Film critics have cited Curly as the most popular member of the team. His childlike mannerisms and natural comedic charm (he had no previous acting experience) made him a hit with audiences, particularly children and women (the latter usually finding the trio's humor juvenile and uncouth). The fact that Curly had to shave his head for the act led him to feel unappealing to women. To mask his insecurities, he ate and drank to excess and caroused whenever the Stooges made personal appearances, which was approximately seven months out of the year. His weight ballooned in the 1940s, and his blood pressure became dangerously high. His wild lifestyle and constant drinking eventually caught up with him in 1945, and his performances suffered.
Michael Fleming incorrectly stated in his book that, after suffering a stroke, "Moe felt it best [that] Curly take a leave of absence to recover, but Harry Cohn adamantly refused to allow it, forcing Curly to continue the already-taxing work in his ill-health." In reality, their Columbia schedule provided five months off from August 1945 through January 1946. Rather than rest, the trio committed themselves to making a feature film at Monogram, followed by a two-month-long live appearance gig in New York City, with performances seven days a week. Curly also entered a disastrous third marriage in October 1945, leading to a separation in January 1946 and divorce in July 1946. That unhappy union wrecked his already fragile health. Upon their return to Los Angeles in late November 1945, Curly was a shell of his former self. They had two months to rest before reporting back to Columbia in late January 1946, but Curly's condition was irreversible. They had only 24 days work over the next three months, but eight weeks of time off could not help the situation. In those last six shorts, ranging from Monkey Businessmen (1946) through Half-Wits Holiday (1947), he was seriously ill, struggling to get through even the most basic scenes.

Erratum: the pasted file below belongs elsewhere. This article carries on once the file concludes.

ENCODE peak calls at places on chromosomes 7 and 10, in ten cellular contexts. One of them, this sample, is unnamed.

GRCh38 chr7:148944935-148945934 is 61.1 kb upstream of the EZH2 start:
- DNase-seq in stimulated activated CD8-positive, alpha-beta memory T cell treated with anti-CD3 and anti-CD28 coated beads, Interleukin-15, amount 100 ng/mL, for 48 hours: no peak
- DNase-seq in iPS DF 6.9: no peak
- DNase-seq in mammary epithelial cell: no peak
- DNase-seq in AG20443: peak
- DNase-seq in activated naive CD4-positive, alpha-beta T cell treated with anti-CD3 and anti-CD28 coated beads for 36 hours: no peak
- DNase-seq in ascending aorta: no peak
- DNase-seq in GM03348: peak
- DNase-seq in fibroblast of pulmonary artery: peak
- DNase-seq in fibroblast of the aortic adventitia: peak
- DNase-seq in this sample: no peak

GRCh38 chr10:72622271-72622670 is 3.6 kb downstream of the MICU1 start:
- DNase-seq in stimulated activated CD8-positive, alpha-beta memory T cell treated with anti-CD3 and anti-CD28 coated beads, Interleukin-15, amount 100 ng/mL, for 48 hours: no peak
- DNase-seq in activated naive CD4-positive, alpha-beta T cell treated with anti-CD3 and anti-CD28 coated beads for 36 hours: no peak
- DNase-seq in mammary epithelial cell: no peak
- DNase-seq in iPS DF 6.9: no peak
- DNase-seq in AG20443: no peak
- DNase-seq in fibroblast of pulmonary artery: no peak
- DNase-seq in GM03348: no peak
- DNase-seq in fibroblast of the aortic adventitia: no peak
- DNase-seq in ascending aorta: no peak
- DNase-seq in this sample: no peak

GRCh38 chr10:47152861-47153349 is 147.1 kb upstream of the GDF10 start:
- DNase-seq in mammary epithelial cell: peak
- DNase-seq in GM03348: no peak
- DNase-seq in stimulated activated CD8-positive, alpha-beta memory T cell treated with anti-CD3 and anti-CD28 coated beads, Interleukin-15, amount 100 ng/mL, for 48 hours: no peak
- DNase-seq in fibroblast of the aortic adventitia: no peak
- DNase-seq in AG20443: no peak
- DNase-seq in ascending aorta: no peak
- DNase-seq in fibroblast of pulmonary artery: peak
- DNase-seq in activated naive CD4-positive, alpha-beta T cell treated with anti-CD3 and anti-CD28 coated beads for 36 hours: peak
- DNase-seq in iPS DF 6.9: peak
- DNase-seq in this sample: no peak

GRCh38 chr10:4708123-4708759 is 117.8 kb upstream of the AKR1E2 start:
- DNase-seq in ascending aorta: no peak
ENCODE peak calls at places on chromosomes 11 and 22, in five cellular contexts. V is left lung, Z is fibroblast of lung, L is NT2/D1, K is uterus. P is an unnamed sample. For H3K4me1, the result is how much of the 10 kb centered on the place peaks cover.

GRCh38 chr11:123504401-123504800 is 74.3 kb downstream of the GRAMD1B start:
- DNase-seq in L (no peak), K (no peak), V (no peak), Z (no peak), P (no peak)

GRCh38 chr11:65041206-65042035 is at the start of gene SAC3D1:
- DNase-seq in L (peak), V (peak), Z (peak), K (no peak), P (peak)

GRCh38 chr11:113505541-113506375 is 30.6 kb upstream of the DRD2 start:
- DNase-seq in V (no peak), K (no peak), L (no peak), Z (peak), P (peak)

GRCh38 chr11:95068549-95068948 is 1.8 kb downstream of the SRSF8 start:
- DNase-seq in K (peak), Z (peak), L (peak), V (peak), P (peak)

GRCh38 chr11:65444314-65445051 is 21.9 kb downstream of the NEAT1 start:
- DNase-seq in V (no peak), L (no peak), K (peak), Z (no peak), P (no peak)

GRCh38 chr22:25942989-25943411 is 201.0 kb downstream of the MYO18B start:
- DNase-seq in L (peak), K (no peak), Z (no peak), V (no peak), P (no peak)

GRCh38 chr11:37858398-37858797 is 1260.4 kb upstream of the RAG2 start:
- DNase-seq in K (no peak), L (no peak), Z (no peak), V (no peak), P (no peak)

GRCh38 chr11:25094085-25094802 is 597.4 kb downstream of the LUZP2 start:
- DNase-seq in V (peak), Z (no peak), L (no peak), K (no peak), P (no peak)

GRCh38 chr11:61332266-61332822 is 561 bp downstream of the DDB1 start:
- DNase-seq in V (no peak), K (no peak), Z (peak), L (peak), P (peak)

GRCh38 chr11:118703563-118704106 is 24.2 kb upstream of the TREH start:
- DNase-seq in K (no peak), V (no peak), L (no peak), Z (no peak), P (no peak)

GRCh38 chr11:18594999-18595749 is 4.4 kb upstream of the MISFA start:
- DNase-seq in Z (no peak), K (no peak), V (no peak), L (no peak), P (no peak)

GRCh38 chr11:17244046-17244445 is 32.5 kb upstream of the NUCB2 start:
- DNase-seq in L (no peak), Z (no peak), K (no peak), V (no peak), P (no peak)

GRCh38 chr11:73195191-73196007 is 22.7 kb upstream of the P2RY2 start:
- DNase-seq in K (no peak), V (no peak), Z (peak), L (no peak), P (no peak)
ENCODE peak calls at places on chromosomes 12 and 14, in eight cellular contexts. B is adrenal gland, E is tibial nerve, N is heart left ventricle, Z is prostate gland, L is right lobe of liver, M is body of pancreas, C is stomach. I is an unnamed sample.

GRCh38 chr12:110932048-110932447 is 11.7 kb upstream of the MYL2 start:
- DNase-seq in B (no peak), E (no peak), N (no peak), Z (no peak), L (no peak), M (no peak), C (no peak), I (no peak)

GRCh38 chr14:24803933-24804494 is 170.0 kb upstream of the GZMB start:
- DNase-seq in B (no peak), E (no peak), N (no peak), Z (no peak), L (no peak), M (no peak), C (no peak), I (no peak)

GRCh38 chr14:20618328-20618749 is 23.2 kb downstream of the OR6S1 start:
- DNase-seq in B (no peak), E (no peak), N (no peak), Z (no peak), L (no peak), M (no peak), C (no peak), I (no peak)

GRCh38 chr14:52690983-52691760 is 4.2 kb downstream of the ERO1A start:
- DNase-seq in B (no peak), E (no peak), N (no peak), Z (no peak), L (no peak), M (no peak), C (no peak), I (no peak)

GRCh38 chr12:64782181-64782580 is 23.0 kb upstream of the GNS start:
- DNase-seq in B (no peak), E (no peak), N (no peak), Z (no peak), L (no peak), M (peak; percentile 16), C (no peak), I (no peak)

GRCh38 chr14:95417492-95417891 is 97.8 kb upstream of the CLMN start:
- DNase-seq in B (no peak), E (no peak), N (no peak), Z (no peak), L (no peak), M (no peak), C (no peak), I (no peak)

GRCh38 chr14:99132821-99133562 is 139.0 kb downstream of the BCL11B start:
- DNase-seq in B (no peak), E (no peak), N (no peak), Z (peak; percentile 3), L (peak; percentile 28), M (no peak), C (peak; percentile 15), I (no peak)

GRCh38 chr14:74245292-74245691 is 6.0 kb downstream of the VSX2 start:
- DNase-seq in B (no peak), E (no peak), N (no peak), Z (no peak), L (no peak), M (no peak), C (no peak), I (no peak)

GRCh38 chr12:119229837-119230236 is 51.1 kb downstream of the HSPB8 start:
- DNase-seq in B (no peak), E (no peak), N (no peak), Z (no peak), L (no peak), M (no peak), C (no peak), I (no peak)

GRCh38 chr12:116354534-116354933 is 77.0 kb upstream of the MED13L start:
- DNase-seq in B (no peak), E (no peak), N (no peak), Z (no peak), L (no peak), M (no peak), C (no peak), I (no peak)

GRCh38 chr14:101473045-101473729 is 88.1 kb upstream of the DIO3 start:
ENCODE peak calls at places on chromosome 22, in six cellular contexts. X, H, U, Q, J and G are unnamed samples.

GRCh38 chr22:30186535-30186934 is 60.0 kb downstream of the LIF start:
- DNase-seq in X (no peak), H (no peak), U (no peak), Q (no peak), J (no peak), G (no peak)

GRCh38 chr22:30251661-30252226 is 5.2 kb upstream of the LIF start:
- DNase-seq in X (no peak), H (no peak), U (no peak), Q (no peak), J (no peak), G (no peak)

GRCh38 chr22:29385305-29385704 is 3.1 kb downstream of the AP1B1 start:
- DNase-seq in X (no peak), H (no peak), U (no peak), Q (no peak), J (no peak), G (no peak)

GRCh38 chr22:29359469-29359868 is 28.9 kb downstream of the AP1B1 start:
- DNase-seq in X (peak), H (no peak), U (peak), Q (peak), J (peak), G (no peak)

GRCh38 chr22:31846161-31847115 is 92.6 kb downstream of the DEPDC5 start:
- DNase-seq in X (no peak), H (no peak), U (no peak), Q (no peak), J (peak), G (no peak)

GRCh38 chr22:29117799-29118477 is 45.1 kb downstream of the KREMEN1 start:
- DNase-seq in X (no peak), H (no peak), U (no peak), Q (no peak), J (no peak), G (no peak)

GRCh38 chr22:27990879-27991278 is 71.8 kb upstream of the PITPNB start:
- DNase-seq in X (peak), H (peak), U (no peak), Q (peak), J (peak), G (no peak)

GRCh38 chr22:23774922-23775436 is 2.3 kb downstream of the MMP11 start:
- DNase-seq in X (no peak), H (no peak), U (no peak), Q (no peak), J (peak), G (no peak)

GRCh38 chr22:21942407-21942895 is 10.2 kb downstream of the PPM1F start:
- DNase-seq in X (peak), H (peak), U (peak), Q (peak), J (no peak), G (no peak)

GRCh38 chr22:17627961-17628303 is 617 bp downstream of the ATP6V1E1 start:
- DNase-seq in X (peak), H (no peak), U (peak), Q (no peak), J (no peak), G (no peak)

During the final day of filming Half-Wits Holiday (1947) on May 6, 1946, Curly suffered a debilitating stroke on the set, ending his 14-year career and temporarily forcing the Stooges into retirement. They hoped for a full recovery, but Curly never appeared in a film again except for a single cameo appearance in the third film after Shemp returned to the trio, Hold That Lion! (1947). It was the only film that contained all four of the original Stooges (the three Howard brothers and Larry) on screen simultaneously. According to Jules White, this anomaly came about when Curly visited the set one day, and White had him do this bit for fun. (Curly's cameo appearance was recycled in the remake Booty and the Beast, 1953.)
In 1948, Curly filmed a brief scene for Malice in the Palace (1949) as the restaurant's cook, but it was not used. Jules White's copy of the script contained the dialogue for this missing scene, and a production still of Curly does exist, appearing on both the film's original one-sheet and lobby card. Larry played the role of the cook in the final print.
Shemp's return (1947–55)
Moe asked older brother Shemp to take Curly's place, but Shemp was hesitant to rejoin the Stooges as he was enjoying a successful solo career. He realized, however, that not rejoining the Stooges would mean the end of Moe's and Larry's film careers. Shemp wanted assurance that rejoining them would be only temporary, and that he could leave the Stooges once Curly recovered. However, Curly's health continued to deteriorate, and it became clear that he could not return. The Stooges turned to comedian Buddy Hackett as a replacement, but Hackett declined, and Shemp remained a Stooge. Curly remained ill until his death of a cerebral hemorrhage from additional strokes on January 18, 1952.